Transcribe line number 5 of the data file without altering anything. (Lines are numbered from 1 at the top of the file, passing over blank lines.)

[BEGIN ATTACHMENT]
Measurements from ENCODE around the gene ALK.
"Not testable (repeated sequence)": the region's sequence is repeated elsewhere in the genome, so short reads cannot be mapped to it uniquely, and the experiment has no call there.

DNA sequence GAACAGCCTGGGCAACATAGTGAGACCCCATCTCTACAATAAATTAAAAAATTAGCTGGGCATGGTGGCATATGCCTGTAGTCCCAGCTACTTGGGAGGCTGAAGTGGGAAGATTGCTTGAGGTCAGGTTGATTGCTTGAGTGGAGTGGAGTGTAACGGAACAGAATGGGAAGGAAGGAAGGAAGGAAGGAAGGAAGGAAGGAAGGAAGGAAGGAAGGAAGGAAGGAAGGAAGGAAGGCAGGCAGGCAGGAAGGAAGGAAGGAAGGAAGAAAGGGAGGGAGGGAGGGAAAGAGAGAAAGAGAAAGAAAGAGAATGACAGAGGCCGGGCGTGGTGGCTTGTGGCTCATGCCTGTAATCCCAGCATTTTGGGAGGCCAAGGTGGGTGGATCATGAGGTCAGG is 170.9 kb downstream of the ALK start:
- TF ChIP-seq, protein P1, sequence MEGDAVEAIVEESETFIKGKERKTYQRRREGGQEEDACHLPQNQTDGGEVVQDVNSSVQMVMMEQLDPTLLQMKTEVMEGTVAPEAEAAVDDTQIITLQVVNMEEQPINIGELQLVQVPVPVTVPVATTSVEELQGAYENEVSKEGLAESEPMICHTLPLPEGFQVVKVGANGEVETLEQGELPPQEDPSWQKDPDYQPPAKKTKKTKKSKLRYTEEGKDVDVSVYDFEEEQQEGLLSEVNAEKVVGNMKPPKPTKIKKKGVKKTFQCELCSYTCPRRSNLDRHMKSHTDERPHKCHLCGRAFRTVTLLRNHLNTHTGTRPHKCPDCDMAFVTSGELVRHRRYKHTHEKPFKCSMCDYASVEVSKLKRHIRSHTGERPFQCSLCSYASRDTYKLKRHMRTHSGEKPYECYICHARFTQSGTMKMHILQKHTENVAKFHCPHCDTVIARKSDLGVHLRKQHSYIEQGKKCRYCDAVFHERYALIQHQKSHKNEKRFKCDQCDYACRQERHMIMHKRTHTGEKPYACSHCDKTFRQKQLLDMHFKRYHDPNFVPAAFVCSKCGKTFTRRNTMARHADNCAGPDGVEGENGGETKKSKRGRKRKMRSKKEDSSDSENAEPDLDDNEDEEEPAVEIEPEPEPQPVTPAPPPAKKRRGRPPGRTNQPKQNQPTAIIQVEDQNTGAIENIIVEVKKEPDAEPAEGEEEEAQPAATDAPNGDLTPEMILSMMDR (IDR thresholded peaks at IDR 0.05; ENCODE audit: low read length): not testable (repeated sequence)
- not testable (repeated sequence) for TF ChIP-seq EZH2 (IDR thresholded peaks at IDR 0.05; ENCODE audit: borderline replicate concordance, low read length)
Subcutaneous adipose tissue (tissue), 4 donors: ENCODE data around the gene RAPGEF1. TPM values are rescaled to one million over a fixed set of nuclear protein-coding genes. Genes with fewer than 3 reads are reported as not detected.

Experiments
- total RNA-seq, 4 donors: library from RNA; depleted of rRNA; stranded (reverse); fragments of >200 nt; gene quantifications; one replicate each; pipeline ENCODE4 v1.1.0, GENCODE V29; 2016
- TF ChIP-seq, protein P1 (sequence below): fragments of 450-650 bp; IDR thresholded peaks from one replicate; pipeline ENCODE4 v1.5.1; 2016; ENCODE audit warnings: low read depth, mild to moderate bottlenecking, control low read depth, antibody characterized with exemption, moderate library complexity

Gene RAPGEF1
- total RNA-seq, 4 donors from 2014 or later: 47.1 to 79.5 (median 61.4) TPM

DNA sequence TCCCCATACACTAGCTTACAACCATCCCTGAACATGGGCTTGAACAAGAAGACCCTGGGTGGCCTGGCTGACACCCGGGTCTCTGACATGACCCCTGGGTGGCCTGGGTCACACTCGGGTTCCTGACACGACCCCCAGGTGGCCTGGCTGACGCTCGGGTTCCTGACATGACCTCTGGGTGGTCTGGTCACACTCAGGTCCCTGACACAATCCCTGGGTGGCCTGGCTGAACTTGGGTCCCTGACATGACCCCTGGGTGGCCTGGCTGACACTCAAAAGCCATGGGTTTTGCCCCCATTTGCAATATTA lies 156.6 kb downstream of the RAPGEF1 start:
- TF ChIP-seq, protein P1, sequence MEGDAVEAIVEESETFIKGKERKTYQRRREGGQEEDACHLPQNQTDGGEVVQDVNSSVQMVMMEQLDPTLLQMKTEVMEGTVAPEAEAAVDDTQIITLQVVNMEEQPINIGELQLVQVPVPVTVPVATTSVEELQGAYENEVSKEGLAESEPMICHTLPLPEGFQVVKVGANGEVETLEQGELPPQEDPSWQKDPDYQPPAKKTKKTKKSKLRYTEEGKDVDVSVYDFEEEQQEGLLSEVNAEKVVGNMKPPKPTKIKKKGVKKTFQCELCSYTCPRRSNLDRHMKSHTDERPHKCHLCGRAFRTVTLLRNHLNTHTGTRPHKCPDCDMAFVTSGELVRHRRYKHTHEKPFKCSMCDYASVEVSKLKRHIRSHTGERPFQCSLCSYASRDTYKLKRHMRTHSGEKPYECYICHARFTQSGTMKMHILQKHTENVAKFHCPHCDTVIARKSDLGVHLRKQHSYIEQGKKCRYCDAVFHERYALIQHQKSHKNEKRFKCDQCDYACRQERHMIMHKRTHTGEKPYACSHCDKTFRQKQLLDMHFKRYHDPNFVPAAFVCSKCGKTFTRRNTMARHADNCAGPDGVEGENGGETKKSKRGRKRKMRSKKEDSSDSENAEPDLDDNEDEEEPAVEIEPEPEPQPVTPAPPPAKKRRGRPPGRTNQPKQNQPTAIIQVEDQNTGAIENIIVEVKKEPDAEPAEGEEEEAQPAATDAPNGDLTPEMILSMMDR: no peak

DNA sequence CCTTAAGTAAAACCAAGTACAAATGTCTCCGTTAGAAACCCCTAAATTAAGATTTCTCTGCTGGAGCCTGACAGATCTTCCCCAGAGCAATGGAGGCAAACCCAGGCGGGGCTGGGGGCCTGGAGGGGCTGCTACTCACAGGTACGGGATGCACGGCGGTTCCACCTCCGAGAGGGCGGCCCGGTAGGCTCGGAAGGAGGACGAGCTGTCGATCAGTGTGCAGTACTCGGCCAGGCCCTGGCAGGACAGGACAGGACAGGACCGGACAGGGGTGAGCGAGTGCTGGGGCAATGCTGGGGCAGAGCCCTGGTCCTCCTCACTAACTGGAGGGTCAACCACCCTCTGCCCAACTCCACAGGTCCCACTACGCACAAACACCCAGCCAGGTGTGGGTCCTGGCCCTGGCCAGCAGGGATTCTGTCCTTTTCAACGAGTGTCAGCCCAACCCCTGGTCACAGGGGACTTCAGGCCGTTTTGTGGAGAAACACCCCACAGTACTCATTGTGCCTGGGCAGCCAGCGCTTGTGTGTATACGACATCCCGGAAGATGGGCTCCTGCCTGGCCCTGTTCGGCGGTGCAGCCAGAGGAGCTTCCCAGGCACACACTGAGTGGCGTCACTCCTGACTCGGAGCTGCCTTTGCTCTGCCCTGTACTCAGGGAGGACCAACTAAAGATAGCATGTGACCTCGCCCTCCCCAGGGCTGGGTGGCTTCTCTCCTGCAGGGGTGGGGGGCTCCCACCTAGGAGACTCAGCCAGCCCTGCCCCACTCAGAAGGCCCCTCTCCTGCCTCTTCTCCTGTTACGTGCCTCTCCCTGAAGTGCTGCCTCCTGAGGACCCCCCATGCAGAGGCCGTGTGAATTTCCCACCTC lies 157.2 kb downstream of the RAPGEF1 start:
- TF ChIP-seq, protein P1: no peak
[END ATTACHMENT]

- not testable (repeated sequence) for TF ChIP-seq EZH2 (IDR thresholded peaks at IDR 0.05; ENCODE audit: borderline replicate concordance, low read length)